I wanted to work with the DoD because they were committed to making technology last. If vulnerabilities were to be found in a F-22, their solution wouldn’t be to get rid of it. They are a team committed to iterating. I’d rather work with a team committed to iterating than an armchair quarterback commenting from the sidelines any day. The men and women I’ve had the opportunity to meet (and I’m including you here, intelligence community) have a sense of ownership. And, it may not seem obvious on the surface, but their dedication also means they are making a personal commitment to making the world a safer place. That’s something special and a team I’d like to work with.
We take pride at ForAllSecure to help find solutions. We believe, as do our partners in the DoD, that we must start moving faster than the adversary. Mayhem helps them do that. We built Mayhem around that idea of continuous security.
In 2016, we showed fully autonomous security was possible at the DARPA Cyber Grand Challenge, and Mayhem was the winning approach. Mayhem had three key components:
- Discovery. Mayhem automatically found new vulnerabilities in commercial-off-the-shelf (COTS) software, even without developer participation.
- Patching. Mayhem automatically patched (to the security expert, a better term is probably “harden”) programs.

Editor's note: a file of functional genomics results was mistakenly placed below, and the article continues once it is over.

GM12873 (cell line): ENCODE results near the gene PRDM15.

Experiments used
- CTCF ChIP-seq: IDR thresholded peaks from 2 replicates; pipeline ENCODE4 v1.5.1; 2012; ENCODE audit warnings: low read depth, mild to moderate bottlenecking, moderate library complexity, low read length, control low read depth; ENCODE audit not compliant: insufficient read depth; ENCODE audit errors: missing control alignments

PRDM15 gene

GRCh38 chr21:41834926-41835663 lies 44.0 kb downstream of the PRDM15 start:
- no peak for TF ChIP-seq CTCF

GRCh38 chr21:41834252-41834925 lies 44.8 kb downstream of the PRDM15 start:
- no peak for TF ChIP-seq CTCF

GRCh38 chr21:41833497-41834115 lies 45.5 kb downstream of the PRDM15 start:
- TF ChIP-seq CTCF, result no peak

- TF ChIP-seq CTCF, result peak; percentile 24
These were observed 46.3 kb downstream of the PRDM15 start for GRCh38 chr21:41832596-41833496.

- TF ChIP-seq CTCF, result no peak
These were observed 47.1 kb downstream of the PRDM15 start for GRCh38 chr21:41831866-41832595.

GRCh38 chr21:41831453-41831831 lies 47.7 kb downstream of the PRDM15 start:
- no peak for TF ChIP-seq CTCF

- Strategy. The goal of cyber is to beat the attacker while still meeting mission/business objectives. If uptime wasn’t a consideration, you could simply use wire-cutters on your CAT-5 cable to “secure” the system. Strategy means you need to be smart about both offense and defense.
DARPA billed Mayhem, along with our competitors, as “Artificial Intelligence”. The competition was seen as a big step forward in the cybersecurity world, and the innovative technology that came out of the event as significant as those that came out of their self-driving car challenge. (Note: I still prefer the word “autonomous”, but the fact Mayhem made decisions a human would normally make qualifies. That’s a discussion for another time).
It’s a long road from research to practice. I hoped the brilliant, talented team at ForAllSecure would be able to defy historical trends by using our smarts to quicken our way to practice, and in so many ways we have. To put it in perspective, the first autonomous car challenge was in 2004. Now over 15 years later, we’re just starting to see the full vision in practice with Uber, Tesla, Argo.ai, Aptiv, and others. Our rapid path to today couldn’t have happened without our loyal believers within the DoD.
It was critical to our success to find two types of DoD advocates: a transition advocate and a design partner. I don’t think these are special; the same thing happens in commercial space when you talk about “who is the buyer” vs. “who is the user”.
Transition advocates help you work through DoD rules and regulations. All that red tape has a noble purpose: protect the American taxpayer (keep reminding yourself of that when it gets annoying). Traditional DoD defense contractors have experience navigating those rules themselves; startups don’t have the bandwidth or time commitment to tackle the federal acquisition regulation (F.A.R.). The Defense Innovation Unit (DIU) has been a great partner to help us sail the federal waters, but there are others, such as In-q-tel and sofwerx.